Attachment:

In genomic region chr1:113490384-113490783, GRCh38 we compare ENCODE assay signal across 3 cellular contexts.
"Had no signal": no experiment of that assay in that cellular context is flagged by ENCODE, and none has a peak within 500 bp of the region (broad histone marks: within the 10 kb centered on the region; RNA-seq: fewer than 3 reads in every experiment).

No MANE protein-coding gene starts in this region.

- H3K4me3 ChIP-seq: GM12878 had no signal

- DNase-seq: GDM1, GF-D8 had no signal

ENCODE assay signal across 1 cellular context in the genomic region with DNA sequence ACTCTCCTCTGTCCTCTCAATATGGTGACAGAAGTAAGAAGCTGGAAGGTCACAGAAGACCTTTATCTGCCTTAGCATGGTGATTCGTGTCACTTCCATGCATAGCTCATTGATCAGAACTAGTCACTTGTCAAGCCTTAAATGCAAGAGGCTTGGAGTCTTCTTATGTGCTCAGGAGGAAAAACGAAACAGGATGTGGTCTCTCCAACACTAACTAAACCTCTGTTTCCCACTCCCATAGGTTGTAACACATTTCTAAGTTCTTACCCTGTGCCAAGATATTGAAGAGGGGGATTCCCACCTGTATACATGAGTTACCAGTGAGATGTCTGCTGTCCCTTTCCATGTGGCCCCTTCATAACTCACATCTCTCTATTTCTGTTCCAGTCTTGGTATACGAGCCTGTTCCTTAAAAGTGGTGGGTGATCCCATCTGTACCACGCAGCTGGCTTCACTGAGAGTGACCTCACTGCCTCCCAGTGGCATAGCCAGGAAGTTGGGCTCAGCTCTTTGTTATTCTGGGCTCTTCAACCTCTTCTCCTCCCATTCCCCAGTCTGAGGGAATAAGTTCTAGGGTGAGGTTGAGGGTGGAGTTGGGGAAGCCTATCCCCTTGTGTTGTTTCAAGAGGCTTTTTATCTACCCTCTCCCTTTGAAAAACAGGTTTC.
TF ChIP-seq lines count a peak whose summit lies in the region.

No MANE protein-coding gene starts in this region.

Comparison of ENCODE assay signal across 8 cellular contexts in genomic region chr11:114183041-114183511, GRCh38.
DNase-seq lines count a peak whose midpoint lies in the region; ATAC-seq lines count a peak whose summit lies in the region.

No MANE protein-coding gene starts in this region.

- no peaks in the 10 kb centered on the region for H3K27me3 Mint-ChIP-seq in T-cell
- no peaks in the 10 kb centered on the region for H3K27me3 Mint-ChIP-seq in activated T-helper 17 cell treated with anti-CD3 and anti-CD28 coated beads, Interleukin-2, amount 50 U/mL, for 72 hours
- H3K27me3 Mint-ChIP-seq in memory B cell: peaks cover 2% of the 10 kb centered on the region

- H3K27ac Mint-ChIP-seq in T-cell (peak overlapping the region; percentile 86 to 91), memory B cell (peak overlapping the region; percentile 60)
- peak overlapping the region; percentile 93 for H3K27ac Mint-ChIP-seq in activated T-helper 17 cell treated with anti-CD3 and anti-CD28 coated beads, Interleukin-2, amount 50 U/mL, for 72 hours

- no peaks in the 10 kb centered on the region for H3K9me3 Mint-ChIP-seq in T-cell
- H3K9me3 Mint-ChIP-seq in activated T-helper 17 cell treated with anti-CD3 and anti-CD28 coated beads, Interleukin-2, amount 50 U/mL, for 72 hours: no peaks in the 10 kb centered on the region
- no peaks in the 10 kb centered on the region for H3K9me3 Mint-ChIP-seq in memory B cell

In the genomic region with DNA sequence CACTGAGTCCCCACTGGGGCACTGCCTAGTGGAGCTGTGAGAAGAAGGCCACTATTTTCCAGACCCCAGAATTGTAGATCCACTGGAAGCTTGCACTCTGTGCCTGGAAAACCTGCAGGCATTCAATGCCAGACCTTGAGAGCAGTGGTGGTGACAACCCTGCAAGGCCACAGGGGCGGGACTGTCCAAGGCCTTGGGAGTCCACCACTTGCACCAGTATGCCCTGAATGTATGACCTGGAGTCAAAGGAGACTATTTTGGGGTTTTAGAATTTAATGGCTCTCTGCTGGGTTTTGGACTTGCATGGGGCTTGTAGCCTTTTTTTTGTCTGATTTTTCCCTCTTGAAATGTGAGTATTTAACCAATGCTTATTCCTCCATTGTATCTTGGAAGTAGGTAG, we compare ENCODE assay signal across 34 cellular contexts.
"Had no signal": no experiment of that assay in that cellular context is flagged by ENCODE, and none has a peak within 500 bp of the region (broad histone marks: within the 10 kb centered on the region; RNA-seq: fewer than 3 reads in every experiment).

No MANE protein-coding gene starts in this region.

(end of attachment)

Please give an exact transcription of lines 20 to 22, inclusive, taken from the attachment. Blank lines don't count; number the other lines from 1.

In the genomic region with DNA sequence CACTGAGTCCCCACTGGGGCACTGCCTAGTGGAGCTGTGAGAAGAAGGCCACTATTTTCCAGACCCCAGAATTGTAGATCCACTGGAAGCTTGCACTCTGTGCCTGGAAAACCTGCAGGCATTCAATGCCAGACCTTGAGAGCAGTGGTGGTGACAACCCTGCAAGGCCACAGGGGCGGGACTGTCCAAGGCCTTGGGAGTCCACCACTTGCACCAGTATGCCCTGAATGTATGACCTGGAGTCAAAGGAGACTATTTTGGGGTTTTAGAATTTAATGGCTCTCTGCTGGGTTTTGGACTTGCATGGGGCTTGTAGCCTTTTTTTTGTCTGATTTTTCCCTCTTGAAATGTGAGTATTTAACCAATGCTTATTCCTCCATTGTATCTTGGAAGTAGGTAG, we compare ENCODE assay signal across 34 cellular contexts.
"Had no signal": no experiment of that assay in that cellular context is flagged by ENCODE, and none has a peak within 500 bp of the region (broad histone marks: within the 10 kb centered on the region; RNA-seq: fewer than 3 reads in every experiment).

No MANE protein-coding gene starts in this region.